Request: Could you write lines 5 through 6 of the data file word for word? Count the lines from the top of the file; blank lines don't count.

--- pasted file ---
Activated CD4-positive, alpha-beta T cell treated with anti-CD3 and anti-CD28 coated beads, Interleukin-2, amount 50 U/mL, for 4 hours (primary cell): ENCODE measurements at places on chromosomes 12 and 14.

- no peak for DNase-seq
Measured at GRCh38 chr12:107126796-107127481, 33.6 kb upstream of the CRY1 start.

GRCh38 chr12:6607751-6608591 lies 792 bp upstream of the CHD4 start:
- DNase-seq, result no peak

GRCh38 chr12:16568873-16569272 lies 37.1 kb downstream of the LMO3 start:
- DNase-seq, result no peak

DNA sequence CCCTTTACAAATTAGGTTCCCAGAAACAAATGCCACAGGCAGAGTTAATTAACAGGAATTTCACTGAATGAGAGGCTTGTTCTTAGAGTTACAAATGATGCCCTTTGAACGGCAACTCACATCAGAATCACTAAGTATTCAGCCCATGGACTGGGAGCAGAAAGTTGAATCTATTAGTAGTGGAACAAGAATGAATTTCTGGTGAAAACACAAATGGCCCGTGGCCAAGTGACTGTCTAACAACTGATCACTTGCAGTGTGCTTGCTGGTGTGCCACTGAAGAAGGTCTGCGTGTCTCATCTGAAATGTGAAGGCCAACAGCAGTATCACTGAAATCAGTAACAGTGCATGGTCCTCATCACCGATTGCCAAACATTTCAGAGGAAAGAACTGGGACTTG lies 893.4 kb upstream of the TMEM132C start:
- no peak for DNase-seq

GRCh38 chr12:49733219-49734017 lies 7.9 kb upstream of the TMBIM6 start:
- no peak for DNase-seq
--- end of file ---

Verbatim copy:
- DNase-seq, result no peak

GRCh38 chr12:16568873-16569272 lies 37.1 kb downstream of the LMO3 start: